I admittedly wear a pair of gimlet eyeglasses when I talk about my experience with Jewish delis in that the ones I see through them are a limited selection of places I have tried in my life in the Southern California zone. I am sure Jewish deli purists could point me to the real veteran joints in places like New York City but for now I am merely talking from my myopic experiences in the land I know.
My history is small and mainly consists of a youth spent eating in the open dining room of Sherman’s in Palm Springs. In a town where restaurants turn around faster than real estate deals it’s been one of the only places I grew up with that maintained its roots. Although it served the normal obscenely huge sandwiches loaded with meats and slabs of tongue with pickles on cold white plates, I usually opted for the desert-centric and Sherman’s-created Oasis salad, which was a beautiful thing with avocado, bleu cheese dressing and moist, chewy dates. Later on in the desert, a trendy Jewish deli cropped up called Manhattan in the Desert where I would eat nothing but their cream cheese blintzes in a special strawberry sauce while sipping mimosas on Sunday mornings. And when I would come to Los Angeles and venture out to Langer’s or Canter’s for a business meeting, it would always consist of chicken noodle soup and a trip to the pastry counter for rugelach before heading into their old school decorated bathrooms to take strange photo shoots of my friends or my feet on the classic retro tile. In all of those times, I never had a piece of meat or slice of rye and strangely so because those are two of my favorite things – although I have a feeling it had something to do with a half sandwich being the size of a small horse’s head.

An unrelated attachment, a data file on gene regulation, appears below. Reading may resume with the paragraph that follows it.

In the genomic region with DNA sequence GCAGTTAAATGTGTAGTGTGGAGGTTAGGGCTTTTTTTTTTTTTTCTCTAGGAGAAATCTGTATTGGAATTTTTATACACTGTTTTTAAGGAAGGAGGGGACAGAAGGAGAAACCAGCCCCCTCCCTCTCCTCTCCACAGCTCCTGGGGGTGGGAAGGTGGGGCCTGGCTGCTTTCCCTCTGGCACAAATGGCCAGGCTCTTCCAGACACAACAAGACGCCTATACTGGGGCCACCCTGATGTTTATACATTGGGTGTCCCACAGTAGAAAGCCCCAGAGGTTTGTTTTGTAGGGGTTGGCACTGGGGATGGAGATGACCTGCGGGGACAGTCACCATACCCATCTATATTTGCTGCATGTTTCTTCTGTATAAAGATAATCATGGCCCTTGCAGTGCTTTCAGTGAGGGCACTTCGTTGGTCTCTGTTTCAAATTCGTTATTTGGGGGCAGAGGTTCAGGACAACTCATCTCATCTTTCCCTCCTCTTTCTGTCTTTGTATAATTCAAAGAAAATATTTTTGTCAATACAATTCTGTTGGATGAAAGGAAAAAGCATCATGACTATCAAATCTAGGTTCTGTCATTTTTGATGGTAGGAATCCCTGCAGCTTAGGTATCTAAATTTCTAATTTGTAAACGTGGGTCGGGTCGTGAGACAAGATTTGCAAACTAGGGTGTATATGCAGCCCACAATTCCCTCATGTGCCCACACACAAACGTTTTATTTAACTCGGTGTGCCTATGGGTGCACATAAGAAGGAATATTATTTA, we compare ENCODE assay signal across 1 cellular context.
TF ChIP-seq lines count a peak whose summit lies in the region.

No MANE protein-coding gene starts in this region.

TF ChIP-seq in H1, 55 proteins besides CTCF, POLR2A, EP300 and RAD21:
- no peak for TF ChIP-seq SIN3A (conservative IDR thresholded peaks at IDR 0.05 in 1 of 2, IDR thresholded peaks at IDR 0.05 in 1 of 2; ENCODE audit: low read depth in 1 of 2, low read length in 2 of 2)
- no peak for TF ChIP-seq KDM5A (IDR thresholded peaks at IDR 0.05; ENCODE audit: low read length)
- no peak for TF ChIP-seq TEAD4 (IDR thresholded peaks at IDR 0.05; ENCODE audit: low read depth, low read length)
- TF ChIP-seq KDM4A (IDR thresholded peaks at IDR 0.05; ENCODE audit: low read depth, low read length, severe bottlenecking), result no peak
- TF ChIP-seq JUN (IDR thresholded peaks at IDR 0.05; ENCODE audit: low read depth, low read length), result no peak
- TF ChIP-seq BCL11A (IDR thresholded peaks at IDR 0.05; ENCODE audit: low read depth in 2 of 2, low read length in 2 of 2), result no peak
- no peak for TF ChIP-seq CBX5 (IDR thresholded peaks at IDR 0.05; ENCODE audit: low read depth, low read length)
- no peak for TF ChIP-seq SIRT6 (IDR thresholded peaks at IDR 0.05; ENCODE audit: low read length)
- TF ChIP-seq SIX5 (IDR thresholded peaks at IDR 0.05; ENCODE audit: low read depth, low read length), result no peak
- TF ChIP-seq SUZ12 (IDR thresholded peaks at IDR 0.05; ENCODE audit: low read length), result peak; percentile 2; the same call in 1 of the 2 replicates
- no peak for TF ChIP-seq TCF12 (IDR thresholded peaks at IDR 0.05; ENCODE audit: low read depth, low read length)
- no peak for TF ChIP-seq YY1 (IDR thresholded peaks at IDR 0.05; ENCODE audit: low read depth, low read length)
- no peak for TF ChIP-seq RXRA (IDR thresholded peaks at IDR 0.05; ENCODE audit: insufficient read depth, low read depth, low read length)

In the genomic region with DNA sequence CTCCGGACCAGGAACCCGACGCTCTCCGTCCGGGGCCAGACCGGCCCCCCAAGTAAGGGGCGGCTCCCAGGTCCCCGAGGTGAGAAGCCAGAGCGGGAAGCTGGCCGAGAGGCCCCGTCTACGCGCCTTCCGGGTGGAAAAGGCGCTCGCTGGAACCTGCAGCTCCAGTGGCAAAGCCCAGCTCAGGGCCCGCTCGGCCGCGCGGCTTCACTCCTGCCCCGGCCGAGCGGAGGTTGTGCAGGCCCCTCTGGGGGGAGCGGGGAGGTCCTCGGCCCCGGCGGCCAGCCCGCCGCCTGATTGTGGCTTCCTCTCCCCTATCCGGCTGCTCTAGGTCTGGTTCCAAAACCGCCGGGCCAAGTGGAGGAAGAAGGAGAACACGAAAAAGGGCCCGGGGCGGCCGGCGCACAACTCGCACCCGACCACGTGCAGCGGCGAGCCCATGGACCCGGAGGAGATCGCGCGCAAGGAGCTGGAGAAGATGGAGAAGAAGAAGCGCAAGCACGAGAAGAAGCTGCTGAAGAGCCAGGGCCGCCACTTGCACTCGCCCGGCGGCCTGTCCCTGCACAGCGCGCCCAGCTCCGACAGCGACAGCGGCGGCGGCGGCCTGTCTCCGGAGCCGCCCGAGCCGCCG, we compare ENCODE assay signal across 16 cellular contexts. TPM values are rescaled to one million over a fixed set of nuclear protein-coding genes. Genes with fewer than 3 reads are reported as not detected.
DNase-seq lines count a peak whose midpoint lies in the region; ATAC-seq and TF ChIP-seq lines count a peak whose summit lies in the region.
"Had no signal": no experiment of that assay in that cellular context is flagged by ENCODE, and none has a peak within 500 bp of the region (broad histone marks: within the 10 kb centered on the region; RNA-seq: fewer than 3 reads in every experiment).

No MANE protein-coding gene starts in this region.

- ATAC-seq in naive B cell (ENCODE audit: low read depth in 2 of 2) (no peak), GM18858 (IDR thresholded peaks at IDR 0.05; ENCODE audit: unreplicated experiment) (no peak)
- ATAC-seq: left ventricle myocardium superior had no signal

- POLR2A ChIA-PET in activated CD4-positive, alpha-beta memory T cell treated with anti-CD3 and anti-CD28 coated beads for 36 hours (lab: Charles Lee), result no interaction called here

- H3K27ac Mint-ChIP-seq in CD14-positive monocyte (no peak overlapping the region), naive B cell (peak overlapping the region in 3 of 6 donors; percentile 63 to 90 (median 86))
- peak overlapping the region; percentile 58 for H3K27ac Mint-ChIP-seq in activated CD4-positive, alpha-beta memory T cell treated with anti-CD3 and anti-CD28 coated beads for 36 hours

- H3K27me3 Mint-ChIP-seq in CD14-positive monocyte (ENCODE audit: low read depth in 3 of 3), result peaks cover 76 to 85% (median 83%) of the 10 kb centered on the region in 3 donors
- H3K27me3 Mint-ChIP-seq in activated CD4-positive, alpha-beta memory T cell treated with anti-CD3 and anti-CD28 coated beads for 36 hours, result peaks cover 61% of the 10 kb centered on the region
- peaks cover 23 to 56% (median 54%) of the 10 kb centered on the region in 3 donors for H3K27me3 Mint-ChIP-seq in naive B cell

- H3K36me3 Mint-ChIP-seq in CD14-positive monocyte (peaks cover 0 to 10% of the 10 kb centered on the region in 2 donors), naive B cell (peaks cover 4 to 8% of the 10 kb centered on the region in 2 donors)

This past year I met my first proper Jewish deli experience at Brent’s in Northridge. It was one of those cold Christmas holiday days where you have already eaten so much food and fallen off your normal health track that you just keep going until all the relatives leave. We arrived at Brent’s and the parking lot was already filing up before noon with patrons spilling out of the front doors. Upon entering, I immediately knew it was all the best things I love in a Jewish deli: dessert cases floating with insanely large macaroons and marbled breads, lots of chattering patrons eating belly-warming dishes, bowls of matzoh ball soup with matzoh balls the size of dodge balls and really long chunks of tender shredded chicken, milky plastic tumblers with crushed ice to jam up straws and sip out through the lips, tangy dill pickles, greasy tablecloths hiding even worse things underneath, and all in a dining room jammed with low tables smelling and decorated like a family living room.
But the best part was the pastrami sandwich, more manageable than I have seen at other places in size but still hefty with thin perfect, peppery slices of burgundy and pink meat. On a nice soft rye with some grainy mustard, the taste stayed in my mouth for days making me accustomed to a new kind of craving. I think it’s the best pastrami I have ever tasted – perfectly verging on a thin line between wet and dry and cut in a way that formed a delicate and flaky pile that didn’t compete with its soft doughy bed.